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Coordinates: 38°44′00″N41°29′28″E / 38.73333°N 41.49111°E / 38.73333; 41.49111 Coordinates: 38°44′00″N41°29′28″E / 38.73333°N 41.49111°E / 38.73333; 41.49111
Country Turkey
Province Muş
  MayorFeyat Asya (AKP)
  District2,604.14 km2 (1,005.46 sq mi)
1,350 m (4,430 ft)
(2012) [2]
  District density69/km2 (180/sq mi)

Muş (pronounced  [muʃ] ; transliterated as Mush, also historically Moush or Moosh; Armenian : Մուշ, Kurdish : Mûş) is a city and the provincial capital of Muş Province in Turkey. The former Armenian Catholic eparchy (bishopric) is now a titular see.

Armenian language Indo-European language

The Armenian language is an Indo-European language spoken primarily by Armenians. It is the official language of Armenia. Historically being spoken throughout the Armenian Highlands, today, Armenian is widely spoken throughout the Armenian diaspora. Armenian is written in its own writing system, the Armenian alphabet, introduced in 405 AD by Mesrop Mashtots.

Muş Province Province of Turkey in Central East Anatolia

Muş Province, is a province in eastern Turkey. It is 8,196 km2 in area and has a population of 406,886 according to a 2010 estimate, down from 453,654 in 2000. The provincial capital is the city of Muş. Another town in Muş province, Malazgirt (Manzikert), is famous for the Battle of Manzikert of 1071. The majority of the province's population is Kurdish.

Turkey Republic in Western Asia

Turkey, officially the Republic of Turkey, is a transcontinental country located mainly in Western Asia, with a smaller portion on the Balkan Peninsula in Southeast Europe. East Thrace, located in Europe, is separated from Anatolia by the Sea of Marmara, the Bosphorous strait and the Dardanelles. Turkey is bordered by Greece and Bulgaria to its northwest; Georgia to its northeast; Armenia, the Azerbaijani exclave of Nakhchivan and Iran to the east; and Iraq and Syria to the south. Istanbul is the largest city, but more central Ankara is the capital. Approximately 70 to 80 per cent of the country's citizens identify as Turkish. Kurds are the largest minority; the size of the Kurdish population is a subject of dispute with estimates placing the figure at anywhere from 12 to 25 per cent of the population.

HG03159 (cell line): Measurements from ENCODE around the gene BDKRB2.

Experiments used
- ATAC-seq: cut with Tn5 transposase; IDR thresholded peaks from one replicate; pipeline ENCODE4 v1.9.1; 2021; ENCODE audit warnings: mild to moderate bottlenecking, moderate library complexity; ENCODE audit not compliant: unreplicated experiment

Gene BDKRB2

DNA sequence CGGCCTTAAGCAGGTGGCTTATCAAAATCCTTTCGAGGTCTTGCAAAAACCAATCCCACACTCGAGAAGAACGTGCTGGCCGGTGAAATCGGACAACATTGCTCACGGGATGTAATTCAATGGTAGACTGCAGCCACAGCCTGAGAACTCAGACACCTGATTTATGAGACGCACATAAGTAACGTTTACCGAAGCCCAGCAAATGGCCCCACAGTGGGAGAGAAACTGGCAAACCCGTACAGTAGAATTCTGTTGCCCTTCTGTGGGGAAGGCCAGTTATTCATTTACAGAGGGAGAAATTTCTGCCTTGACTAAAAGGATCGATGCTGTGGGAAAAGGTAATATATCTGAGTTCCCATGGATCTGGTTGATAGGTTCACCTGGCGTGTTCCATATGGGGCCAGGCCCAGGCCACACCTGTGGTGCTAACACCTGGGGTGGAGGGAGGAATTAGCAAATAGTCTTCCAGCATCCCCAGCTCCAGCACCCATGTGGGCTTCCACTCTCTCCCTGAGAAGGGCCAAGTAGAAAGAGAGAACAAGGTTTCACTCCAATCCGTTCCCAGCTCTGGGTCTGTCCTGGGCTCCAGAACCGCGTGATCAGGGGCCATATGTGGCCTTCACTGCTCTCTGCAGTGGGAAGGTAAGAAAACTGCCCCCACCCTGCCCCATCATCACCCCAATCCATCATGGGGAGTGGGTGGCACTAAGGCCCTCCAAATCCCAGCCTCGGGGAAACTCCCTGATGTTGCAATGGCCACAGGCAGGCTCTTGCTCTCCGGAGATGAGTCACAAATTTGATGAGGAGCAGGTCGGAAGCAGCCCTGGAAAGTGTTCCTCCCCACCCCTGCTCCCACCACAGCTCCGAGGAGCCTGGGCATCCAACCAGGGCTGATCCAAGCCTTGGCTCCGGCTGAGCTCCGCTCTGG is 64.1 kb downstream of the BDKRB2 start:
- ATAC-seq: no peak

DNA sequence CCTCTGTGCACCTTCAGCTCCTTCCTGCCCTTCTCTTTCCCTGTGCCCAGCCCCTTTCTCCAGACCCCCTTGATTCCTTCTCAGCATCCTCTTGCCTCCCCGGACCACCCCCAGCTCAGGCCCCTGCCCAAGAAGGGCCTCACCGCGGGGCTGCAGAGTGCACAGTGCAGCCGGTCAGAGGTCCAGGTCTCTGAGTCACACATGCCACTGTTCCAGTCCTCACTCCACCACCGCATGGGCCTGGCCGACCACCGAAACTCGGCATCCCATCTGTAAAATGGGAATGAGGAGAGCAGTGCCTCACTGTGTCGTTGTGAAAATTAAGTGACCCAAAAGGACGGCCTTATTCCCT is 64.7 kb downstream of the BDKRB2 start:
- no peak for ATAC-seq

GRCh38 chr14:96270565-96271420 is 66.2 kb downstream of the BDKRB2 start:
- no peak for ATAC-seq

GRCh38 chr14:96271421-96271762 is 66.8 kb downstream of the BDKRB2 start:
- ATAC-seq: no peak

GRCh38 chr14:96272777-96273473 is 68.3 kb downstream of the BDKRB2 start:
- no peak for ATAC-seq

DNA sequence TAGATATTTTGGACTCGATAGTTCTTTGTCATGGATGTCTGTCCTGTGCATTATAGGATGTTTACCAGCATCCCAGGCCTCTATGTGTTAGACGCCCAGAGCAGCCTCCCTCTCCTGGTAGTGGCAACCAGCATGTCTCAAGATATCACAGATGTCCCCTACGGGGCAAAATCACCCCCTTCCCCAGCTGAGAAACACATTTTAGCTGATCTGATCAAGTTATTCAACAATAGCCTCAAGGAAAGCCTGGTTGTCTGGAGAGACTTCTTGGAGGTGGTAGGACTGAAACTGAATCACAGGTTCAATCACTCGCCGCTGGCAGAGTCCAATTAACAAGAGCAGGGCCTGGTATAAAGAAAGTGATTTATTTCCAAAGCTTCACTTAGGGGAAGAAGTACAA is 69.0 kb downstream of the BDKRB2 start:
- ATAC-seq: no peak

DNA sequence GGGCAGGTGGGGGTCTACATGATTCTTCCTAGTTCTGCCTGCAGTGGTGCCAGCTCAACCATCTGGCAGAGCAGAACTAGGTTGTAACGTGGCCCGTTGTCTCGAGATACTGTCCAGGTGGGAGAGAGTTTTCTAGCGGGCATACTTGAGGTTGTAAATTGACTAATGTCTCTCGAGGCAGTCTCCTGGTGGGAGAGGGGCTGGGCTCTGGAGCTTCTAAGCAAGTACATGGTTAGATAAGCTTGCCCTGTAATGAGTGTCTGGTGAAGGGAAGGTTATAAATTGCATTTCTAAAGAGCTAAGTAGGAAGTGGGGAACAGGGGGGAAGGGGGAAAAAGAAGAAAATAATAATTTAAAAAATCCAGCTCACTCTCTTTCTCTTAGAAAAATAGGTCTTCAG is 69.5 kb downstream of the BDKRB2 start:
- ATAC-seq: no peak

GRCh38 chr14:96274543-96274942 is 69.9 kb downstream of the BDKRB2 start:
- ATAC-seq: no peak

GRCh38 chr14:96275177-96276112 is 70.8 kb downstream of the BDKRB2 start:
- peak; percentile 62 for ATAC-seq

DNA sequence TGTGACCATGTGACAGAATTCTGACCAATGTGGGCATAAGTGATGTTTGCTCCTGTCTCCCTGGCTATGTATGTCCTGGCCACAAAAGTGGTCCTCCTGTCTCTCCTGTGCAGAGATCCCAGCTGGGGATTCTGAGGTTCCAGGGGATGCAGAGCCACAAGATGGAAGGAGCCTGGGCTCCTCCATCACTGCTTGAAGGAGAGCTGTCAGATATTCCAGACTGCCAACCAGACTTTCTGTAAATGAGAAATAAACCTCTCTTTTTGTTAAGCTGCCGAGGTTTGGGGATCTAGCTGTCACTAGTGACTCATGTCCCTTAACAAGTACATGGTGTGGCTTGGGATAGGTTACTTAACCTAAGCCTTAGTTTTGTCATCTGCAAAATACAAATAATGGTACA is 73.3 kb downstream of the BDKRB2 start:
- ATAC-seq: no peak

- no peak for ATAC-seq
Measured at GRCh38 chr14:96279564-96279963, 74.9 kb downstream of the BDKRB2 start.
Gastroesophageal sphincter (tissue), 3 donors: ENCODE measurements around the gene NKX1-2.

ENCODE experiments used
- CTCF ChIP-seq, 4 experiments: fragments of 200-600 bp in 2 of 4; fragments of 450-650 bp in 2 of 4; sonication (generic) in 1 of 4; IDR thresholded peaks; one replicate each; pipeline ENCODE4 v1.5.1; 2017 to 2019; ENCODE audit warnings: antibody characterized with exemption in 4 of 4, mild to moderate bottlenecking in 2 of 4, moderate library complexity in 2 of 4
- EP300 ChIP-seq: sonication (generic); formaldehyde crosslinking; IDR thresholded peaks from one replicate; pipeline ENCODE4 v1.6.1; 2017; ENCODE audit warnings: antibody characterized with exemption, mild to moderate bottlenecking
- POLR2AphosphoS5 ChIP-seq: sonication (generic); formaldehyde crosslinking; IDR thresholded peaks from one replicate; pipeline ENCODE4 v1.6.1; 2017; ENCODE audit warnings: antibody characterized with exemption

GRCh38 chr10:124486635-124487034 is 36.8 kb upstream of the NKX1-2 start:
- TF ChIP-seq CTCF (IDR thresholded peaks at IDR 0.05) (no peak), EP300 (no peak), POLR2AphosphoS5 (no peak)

Ancient and medieval

The date of foundation of Mush is unknown, although a settlement is believed to have been around by the time of Menua, the king of Urartu (c. 800 BC), whose cuneiform inscription was found in the city's vicinity. [3]

Menua was the fifth known king of Urartu from c. 810 BC to approximately 786 BC. The name is sometimes written as Menuas or Minua.

Urartu Iron Age kingdom located in a large region around Lake Van

Urartu, which corresponds to the biblical mountains of Ararat, is the name of a geographical region commonly used as the exonym for the Iron Age kingdom also known by the modern rendition of its endonym, the Kingdom of Van, centered around Lake Van in the historic Armenian Highlands.

During the Middle Ages, Mush was the center of the Taron region of Armenia. Its is first mentioned as a city in Armenian manuscripts of the 9th and 10th centuries. In the late 8th century Mush, along with the Taron region, came under control of the Armenian Bagratid (Bagratuni) dynasty, who reconquered it from the Arabs. Mush and the Taron region was captured and annexed to the Byzantine Empire in 969. [4]

Middle Ages Period of European history from the 5th to the 15th century

In the history of Europe, the Middle Ages lasted from the 5th to the 15th century. It began with the fall of the Western Roman Empire and merged into the Renaissance and the Age of Discovery. The Middle Ages is the middle period of the three traditional divisions of Western history: classical antiquity, the medieval period, and the modern period. The medieval period is itself subdivided into the Early, High, and Late Middle Ages.

Taron (historic Armenia) regions of ancient Armenia

Taron was a canton of the Turuberan province of Greater Armenia, roughly corresponding to the Muş Province of modern Turkey.

Bagratid Armenia 885-1045

The Bagratid Kingdom of Armenia, also known as Bagratid Armenia, was an independent state established by Ashot I Bagratuni in the early 880s following nearly two centuries of foreign domination of Greater Armenia under Arab Umayyad and Abbasid rule. With the two contemporary powers in the region, the Abbasids and Byzantines, too preoccupied to concentrate their forces in subjugating the people of the region and the dissipation of several of the Armenian nakharar noble families, Ashot was able to assert himself as the leading figure of a movement to dislodge the Arabs from Armenia.

After the 11th century, the town was ruled by Islamic dynasties such as the Ahlatshahs, Ayyubids, Ilkhanids and Kara Koyunlu. In the 10th-13th centuries Mush developed into a major city with an estimated population of 20 to 25 thousand people. [5] In 1387 the central Asian ruler Timur crossed the area and apparently captured Mush town without a battle. [6]